Anna Wilding Recalls Time in The White House Press Corps
“Marine One had just landed on the South Lawn and Anna Wilding was standing 20 feet away among the press with her camera in hand, ready to capture the 44th president head back into the White House when Barack Obama did something out of character” and walked toward the group, Sarah Elsesser writes in an article for Palm Beach Daily News.
“Obama was literally standing in front of my face. I was talking and meeting the president of the United States,” said Wilding. “I took my shots. And, three of the four shots turned out to be beautiful. That was my first day at the White House.”
As part of the White House press corps Wilding “spent three to five days a week serving as a photographer and occasional reporter for the Herald de Paris, Huffington Post and an Israeli television network. Her photos were shared worldwide through Splash News and some of her images of Michelle Obama appeared on Jimmy Kimmel Live,” reports the article.
“Wilding was there to capture some of the Obamas’ most intimate and public moments. Behind closed doors of the Oval Office, she even found herself connecting with the former president.”
“Obama looked up at me and said, ‘I am just an island boy. Who knew I’d ever be sitting here?’ He was still overwhelmed six or seven years later to be sitting in the Oval Office,” Wilding said.
“Wilding grew up in New Zealand but came to America at 16 to pursue acting. After spending time in front of the camera, she produced several films. Her most famous work was the documentary Buddha Wild Monk in a Hut, which looked at racism toward Asians in New Zealand,” reports the article.
Wilding’s husband James Sved said he was thrilled his wife “got to work under such a gentle administration” and said “that being a correspondent gave Wilding the ‘opportunity to be a different kind of storyteller’”.
“Before Wilding stepped foot in the White House, she was working with a team to produce films and documentaries ‘for the greater good.’ But D.C. was a ‘different environment’”.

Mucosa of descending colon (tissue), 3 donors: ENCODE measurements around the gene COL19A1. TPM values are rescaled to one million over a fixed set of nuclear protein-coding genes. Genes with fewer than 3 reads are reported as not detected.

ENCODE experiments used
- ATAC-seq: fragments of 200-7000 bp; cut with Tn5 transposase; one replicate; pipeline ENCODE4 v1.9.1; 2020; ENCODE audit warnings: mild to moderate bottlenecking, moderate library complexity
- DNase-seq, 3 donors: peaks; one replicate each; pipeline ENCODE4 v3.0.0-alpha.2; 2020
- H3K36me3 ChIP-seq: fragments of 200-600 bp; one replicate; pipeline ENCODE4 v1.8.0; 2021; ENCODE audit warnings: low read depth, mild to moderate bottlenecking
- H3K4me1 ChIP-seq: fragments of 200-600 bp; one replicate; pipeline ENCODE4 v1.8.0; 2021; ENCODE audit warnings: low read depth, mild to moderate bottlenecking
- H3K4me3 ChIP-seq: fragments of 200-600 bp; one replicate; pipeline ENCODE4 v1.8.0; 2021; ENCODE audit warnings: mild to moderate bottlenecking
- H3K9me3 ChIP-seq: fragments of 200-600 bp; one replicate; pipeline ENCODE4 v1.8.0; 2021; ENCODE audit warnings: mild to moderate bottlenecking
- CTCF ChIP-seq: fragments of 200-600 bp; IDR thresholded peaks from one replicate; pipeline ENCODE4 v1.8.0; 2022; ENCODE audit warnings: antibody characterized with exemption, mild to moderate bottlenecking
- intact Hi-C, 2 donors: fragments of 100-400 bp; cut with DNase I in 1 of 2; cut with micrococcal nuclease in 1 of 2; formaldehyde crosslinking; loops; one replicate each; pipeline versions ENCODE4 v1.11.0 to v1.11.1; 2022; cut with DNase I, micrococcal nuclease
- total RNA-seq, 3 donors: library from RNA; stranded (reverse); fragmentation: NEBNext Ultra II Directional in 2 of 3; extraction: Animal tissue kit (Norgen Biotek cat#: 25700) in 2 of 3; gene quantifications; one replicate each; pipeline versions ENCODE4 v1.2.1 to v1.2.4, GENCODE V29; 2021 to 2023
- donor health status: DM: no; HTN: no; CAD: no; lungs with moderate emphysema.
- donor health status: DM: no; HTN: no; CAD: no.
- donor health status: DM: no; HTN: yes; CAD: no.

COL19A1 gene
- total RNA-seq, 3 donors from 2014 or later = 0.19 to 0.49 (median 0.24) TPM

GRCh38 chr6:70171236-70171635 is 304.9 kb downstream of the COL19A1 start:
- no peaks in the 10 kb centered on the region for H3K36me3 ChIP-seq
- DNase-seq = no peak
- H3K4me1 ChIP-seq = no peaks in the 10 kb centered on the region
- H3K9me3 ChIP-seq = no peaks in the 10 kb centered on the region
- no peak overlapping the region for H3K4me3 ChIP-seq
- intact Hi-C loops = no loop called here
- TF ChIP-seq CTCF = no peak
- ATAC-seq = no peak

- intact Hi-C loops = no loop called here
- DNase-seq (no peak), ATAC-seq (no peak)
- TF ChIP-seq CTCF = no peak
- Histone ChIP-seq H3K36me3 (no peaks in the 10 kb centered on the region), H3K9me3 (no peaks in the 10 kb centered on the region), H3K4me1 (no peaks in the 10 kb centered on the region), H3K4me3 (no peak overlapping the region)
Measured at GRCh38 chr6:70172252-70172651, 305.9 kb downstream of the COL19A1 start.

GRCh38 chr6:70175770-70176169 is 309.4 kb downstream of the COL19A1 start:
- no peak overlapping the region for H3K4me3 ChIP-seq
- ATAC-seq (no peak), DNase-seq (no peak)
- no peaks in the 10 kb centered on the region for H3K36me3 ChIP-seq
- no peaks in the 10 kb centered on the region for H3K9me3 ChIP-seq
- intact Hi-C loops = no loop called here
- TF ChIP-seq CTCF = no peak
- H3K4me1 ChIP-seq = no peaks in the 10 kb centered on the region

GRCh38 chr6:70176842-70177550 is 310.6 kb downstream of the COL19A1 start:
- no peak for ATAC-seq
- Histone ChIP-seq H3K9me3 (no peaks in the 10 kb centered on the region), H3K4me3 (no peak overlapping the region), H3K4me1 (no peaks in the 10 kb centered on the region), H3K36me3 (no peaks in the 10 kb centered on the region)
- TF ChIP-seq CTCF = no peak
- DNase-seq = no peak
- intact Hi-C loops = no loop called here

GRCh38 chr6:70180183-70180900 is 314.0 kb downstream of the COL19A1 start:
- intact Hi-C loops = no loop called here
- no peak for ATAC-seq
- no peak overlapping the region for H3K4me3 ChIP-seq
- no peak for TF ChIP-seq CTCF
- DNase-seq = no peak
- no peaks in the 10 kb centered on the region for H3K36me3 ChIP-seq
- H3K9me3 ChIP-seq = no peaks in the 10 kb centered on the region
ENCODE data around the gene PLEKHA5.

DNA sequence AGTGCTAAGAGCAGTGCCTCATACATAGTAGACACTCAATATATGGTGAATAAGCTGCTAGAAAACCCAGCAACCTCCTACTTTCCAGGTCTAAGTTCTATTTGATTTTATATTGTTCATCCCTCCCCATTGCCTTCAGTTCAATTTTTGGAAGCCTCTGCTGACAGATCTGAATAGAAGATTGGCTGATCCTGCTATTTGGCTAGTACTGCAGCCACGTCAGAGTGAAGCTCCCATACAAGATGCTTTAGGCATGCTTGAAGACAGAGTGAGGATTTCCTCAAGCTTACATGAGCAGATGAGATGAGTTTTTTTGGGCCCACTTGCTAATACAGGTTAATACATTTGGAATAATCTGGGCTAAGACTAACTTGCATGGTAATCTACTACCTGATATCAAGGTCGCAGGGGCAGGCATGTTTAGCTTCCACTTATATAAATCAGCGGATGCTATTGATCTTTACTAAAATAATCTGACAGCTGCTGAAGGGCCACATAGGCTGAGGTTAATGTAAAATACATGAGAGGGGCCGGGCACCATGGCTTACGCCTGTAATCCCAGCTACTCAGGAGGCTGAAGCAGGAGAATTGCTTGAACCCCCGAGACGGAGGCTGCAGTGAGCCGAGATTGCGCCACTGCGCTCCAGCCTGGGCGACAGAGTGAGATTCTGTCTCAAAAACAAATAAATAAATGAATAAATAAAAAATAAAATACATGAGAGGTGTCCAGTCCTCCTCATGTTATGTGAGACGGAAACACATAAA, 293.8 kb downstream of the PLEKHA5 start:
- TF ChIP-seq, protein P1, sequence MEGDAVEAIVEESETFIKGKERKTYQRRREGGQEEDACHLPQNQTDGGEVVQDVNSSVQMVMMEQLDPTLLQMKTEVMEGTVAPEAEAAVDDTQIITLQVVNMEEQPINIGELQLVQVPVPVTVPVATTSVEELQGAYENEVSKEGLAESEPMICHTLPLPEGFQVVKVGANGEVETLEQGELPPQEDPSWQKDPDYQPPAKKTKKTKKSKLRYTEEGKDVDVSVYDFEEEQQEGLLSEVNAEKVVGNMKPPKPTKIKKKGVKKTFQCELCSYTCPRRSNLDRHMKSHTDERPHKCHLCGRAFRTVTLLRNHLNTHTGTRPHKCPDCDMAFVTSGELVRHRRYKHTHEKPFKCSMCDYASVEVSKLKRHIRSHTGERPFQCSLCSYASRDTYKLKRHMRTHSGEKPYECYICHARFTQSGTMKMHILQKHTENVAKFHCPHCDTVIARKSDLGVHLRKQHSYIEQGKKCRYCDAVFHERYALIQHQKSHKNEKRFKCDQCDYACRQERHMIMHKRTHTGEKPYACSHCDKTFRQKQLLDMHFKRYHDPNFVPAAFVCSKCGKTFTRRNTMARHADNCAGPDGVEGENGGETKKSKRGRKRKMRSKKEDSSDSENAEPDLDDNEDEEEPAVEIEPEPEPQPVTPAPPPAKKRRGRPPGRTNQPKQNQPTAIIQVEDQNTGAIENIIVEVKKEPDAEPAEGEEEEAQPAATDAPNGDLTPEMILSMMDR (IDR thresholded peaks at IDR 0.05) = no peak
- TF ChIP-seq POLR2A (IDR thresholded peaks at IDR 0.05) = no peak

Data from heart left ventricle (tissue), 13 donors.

“You are filing the first reports that America hears, that the world hears. And there is a lot of responsibility that comes with that,” said Wilding.
“I love photographing Obama because his emotions are so close to the surface in a more subtle way, where [Donald] Trump might be more out-front with his expressions,” she said.
“Wilding also recalled Michelle Obama’s twangy South Chicago accent and described her as “a goddess” and “powerhouse” while pointing out colorful moments where Michelle Obama went above and beyond her role as first lady, setting a precedent for the next generation of White House women,” as reported in the article.
The transition from Obama to Trump was “imbued with this sense of chaos,” according to Wilding. She observed that the staff Trump brought in at “first seemed less experienced in politics and D.C. in general,” but added that Trump did try to open up the press room to all media outlets instead of the few that were favored during the Obama administration.
When asked if she would work as a “White House photographer and reporter again” Wilding said:
“I personally learned so much, but I think I have more to offer inside (politics) than I do as a media person. I’ve always felt that I’ve wanted to make a difference in the world.”
Anna Wilding “is a noted and internationally award winning actress, director, writer and producer in both the mainstream and independent/arthouse American movie and television business. In 2012 she founded Kalon Skincare – a skincare brand that uses pure New Zealand bee venom in its products.
From 2015-2017 she worked as White House Correspondent, as outlined on her website. Anna is “known for her philanthropic work and has founded the Wilding Foundation – a charity that provides scholarships and raised thousands of dollars for deserving recipients following the devastating earthquakes that destroyed Christchurch, New Zealand, in 2011.”
Article Source: Palm Beach Daily News, Sarah Elsesser, January 1, 2018
Image Source: AnnaWilding.org